Because she was made to go an important distance to elementary school because of racial segregation, her dad was among the plaintiffs in the case of Brown v. Board of Education, with the Supreme Court opinion in 1954 that school segregation was unlawful. Brown has lived in Topeka as an adult, raising a household and continuing her desegregation efforts with all the region’s school system. This was as a result of elementary schools in Topeka being racially segregated, with different facilities for black and white kids.
In 1950, the National Association for the Advancement of Colored People requested several African American parents that contained Oliver Brown to make an effort to register their kids in all-white schools, together with the anticipation that they might be turned away. Oliver tried to do thus with Linda, who was in third grade at that time and barred from registration at Sumner Elementary. The strategy was for the civil rights group to file a suit on behalf of the 13 families, who represented distinct states. The lead lawyer working for the plaintiffs was future Supreme Court Justice Thurgood Marshall.
In 1954, this goal was reached when the Supreme Court unanimously ruled in favor of the plaintiffs in Brown v. Board of Education, disavowing the idea of “separate but equal” and reasoning that segregated facilities deprived African American kids of a richer, more reasonable educational expertise.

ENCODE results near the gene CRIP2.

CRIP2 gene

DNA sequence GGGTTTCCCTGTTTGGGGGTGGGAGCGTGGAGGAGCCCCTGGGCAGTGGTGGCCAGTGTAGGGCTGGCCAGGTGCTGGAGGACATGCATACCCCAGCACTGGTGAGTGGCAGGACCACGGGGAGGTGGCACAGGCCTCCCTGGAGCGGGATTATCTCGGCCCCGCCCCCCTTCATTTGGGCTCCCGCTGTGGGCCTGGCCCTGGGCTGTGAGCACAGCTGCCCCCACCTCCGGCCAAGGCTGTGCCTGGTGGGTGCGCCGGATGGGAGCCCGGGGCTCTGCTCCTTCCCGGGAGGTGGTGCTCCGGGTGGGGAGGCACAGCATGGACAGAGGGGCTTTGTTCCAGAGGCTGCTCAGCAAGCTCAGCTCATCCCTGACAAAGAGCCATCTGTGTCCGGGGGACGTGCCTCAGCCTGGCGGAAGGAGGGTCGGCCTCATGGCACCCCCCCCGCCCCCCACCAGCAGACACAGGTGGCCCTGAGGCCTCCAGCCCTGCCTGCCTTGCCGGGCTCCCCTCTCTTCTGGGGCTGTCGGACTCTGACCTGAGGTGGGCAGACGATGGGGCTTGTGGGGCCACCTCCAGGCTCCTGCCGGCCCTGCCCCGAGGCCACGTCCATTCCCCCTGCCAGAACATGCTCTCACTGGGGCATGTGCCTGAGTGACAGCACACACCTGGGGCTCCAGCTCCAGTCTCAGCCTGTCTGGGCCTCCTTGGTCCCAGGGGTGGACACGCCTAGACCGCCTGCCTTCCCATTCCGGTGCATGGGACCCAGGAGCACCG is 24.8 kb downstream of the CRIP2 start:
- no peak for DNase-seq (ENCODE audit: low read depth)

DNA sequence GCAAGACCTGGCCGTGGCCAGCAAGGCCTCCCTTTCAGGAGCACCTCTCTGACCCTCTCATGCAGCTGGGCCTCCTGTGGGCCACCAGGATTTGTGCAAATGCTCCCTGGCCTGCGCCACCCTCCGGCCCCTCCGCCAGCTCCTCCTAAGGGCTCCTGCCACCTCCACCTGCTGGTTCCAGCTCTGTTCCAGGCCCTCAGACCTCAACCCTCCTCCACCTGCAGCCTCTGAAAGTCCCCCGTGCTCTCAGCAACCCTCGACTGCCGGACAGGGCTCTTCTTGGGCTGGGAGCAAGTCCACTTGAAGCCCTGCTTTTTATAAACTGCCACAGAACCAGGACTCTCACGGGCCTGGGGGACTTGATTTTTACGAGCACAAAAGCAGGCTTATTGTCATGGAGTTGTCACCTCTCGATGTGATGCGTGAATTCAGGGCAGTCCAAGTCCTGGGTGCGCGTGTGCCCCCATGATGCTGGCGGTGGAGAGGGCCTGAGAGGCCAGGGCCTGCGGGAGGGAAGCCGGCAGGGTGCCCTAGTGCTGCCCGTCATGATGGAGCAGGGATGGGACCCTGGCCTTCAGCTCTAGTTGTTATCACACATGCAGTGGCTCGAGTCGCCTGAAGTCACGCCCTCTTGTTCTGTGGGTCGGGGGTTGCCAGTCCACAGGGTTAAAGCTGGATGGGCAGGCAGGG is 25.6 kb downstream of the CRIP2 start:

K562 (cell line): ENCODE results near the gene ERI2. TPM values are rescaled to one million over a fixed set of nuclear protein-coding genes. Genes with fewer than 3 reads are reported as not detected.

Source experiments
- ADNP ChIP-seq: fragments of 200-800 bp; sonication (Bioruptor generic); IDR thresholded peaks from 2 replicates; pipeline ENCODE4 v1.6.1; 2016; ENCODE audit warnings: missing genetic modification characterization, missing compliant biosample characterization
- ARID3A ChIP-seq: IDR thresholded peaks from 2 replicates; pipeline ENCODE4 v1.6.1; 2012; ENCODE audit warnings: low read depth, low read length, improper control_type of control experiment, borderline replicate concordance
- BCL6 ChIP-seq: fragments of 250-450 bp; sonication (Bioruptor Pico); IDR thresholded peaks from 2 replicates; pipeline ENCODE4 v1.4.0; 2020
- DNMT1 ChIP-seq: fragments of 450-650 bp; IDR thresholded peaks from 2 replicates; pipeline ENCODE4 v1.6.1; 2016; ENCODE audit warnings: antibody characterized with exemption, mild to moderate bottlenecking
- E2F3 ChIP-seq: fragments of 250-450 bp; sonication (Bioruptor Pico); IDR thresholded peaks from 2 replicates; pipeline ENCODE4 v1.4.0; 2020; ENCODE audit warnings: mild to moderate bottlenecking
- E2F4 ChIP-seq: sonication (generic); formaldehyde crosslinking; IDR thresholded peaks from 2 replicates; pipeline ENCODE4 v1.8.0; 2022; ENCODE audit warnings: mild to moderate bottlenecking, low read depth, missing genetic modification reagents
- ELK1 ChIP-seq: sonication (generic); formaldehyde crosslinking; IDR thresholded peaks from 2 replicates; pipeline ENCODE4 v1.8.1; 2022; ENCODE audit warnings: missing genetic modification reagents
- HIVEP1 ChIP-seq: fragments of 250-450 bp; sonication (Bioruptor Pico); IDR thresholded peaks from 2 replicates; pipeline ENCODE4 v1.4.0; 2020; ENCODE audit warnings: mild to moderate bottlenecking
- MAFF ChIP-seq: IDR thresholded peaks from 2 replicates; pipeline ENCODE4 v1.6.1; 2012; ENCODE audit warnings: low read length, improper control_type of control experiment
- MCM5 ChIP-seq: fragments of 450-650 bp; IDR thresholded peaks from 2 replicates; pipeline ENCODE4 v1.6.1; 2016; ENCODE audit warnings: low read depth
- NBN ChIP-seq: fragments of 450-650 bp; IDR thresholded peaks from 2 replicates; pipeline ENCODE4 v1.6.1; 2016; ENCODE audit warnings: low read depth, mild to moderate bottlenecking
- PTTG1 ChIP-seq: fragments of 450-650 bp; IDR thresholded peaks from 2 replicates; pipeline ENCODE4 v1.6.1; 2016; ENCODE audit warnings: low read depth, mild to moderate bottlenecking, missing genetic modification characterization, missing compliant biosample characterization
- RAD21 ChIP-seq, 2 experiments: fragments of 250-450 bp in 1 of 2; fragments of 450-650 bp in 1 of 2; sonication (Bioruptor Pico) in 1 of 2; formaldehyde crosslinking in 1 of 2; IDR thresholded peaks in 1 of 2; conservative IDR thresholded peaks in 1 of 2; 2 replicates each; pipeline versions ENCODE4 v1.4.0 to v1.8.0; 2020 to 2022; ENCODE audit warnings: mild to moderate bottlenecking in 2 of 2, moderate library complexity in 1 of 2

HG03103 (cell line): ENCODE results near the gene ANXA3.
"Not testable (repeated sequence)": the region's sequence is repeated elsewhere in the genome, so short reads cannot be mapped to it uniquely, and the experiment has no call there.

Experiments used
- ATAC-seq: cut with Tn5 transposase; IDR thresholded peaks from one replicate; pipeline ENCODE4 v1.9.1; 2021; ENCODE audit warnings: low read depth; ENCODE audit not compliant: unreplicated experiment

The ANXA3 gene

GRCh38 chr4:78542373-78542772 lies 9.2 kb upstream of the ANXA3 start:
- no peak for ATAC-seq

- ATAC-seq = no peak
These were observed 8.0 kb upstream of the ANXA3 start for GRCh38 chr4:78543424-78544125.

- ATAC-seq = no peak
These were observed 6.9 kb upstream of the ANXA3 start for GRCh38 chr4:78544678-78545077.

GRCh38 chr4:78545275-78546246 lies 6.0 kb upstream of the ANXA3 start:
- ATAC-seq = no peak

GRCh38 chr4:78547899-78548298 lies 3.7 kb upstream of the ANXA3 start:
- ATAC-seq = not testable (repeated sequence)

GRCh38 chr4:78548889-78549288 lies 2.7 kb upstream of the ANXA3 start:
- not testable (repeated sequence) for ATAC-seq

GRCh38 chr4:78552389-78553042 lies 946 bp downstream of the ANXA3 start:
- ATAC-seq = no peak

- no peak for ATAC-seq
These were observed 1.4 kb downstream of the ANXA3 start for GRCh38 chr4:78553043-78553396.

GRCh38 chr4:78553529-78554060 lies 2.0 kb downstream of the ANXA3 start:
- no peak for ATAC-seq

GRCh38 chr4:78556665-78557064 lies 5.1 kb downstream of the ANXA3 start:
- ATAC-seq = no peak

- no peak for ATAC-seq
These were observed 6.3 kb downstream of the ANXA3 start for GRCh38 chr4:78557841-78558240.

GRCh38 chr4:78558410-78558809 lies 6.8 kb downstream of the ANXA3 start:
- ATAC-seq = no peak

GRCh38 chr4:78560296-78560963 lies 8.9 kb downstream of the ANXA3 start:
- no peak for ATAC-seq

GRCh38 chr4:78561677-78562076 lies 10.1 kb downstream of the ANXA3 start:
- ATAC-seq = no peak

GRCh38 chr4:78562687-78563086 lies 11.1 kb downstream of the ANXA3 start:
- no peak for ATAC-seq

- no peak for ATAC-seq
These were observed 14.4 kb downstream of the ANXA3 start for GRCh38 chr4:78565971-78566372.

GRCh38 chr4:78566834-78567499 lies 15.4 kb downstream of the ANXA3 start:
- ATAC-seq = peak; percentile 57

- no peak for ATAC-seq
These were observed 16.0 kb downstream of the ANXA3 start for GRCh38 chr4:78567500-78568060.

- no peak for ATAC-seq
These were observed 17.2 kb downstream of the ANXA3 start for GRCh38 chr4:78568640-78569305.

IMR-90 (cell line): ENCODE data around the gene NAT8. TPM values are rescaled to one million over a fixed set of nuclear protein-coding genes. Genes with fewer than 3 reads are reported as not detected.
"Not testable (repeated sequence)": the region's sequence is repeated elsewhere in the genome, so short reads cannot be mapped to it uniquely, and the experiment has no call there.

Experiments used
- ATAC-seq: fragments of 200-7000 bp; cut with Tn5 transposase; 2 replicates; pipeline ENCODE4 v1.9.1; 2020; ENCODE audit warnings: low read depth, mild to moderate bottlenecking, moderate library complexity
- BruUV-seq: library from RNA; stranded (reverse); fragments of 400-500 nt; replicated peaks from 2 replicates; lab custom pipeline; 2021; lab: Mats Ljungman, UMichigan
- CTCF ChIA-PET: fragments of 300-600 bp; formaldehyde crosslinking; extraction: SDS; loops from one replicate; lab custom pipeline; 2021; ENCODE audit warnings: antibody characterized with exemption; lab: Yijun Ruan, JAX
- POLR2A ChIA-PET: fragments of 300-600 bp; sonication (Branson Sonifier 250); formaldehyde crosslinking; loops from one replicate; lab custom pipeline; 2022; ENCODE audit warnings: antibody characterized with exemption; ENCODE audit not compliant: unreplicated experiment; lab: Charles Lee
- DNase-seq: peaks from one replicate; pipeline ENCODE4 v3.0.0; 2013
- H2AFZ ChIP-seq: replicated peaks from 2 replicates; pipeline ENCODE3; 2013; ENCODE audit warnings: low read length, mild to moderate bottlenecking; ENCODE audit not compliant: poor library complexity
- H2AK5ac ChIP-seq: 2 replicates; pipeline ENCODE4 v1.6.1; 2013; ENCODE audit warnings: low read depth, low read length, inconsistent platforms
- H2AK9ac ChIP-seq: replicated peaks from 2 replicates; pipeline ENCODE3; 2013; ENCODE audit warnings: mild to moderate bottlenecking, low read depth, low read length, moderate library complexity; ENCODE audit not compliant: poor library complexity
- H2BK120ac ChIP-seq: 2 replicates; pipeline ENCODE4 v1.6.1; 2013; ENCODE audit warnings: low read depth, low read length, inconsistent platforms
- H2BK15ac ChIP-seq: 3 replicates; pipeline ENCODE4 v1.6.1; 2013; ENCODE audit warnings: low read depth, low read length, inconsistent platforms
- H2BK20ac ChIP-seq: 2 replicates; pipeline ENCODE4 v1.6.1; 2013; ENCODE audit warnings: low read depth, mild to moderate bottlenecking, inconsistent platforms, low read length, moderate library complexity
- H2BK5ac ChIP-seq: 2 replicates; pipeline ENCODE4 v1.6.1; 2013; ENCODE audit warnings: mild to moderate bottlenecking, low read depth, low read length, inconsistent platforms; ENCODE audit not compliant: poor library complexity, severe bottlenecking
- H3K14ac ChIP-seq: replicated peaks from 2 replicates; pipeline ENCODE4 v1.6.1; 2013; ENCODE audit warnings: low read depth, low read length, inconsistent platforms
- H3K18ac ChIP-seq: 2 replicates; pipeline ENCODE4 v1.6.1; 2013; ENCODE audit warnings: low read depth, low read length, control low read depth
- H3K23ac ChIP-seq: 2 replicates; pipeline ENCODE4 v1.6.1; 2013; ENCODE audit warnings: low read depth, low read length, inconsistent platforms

From the period of the opinion, Linda Brown was in junior high, a class level that were incorporated before the 1954 court ruling. Oliver Brown expired two years afterwards, and his widow moved the girls back to Topeka. Linda Brown went to attend Washburn and Kansas State universities and had a family. She went by way of a divorce and afterwards became a widow after her second husband’s passing. She wed William Thompson in the mid-1990s and has had kids and grandchildren. She’s also worked on the speaker circuit so when an educational advisor.
From the late 1970s, Brown spoke of feeling manipulated by the number of media attention given to the case, with there being small knowledge that she is a human being as against a lofty historical figure. However, she’s continued to speak out on segregation and reopened the Topeka case using the American Civil Liberties Union in 1979, claiming the district’s schools still were not desegregated. It was finally ruled by the Court of Appeals in 1993 that the school system was really still racially divided, and three new schools were constructed within integration attempts.